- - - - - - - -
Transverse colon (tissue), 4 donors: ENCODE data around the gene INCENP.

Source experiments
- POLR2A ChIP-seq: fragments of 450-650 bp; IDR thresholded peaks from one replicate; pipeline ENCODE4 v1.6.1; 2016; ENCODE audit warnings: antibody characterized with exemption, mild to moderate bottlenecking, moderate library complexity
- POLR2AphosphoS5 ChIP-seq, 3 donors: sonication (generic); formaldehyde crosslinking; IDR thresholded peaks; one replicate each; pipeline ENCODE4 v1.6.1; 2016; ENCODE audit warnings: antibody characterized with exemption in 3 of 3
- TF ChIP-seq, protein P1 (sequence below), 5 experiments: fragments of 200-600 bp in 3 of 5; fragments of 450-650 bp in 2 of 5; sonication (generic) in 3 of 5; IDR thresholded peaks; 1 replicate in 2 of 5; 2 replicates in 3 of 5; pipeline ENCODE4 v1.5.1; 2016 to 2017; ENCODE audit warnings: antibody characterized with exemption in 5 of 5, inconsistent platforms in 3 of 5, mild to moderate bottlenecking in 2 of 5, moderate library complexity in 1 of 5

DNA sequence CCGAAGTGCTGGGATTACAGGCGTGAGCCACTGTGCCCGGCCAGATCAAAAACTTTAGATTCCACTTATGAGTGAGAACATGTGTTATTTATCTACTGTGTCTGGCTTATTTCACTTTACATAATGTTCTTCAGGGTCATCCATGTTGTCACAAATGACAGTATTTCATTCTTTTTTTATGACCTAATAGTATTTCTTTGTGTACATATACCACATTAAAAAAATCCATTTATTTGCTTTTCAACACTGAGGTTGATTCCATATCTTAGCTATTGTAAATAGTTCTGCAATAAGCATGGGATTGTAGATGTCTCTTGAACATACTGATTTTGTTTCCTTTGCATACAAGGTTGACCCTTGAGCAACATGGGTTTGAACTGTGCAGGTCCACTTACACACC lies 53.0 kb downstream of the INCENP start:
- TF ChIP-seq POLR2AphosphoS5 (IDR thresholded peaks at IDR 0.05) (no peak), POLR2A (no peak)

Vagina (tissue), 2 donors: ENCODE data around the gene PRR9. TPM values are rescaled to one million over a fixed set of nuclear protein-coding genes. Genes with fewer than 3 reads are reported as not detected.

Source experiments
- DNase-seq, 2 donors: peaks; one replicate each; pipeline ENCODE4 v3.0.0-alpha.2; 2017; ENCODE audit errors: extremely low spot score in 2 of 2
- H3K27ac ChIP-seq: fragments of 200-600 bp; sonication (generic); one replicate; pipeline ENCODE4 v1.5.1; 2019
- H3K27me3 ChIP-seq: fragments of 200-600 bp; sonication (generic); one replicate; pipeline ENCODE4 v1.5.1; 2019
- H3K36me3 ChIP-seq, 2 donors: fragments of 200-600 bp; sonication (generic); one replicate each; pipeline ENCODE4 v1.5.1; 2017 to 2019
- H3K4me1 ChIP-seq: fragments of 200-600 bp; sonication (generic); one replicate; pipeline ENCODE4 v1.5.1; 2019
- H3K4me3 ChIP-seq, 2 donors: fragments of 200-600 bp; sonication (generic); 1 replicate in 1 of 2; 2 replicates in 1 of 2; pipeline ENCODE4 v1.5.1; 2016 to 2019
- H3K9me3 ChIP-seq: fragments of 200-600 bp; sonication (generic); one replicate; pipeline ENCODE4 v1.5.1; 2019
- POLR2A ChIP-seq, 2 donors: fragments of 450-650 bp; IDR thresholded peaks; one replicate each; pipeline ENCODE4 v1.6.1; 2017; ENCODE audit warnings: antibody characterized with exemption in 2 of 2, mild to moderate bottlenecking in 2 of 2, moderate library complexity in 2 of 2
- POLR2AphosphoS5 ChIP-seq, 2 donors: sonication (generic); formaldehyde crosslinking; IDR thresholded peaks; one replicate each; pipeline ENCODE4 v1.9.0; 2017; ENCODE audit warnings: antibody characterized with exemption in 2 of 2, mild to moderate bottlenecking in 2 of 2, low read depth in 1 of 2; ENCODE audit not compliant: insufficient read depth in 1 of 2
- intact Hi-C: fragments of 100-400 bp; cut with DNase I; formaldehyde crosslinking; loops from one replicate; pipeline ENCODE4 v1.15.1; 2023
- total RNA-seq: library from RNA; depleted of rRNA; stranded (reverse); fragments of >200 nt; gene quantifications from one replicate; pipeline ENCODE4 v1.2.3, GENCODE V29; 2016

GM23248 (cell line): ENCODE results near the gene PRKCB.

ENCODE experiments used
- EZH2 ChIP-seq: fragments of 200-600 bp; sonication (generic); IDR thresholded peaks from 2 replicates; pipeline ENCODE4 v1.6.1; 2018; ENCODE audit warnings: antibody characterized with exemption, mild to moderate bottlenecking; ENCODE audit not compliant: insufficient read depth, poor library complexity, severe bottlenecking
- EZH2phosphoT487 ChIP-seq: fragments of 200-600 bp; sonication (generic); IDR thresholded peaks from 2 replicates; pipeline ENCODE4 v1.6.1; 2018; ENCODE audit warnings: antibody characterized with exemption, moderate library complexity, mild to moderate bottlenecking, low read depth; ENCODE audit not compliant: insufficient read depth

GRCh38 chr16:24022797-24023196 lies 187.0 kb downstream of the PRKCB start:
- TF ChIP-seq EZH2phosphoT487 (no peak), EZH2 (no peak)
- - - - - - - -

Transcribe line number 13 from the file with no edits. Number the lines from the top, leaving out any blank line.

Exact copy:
- H3K36me3 ChIP-seq, 2 donors: fragments of 200-600 bp; sonication (generic); one replicate each; pipeline ENCODE4 v1.5.1; 2017 to 2019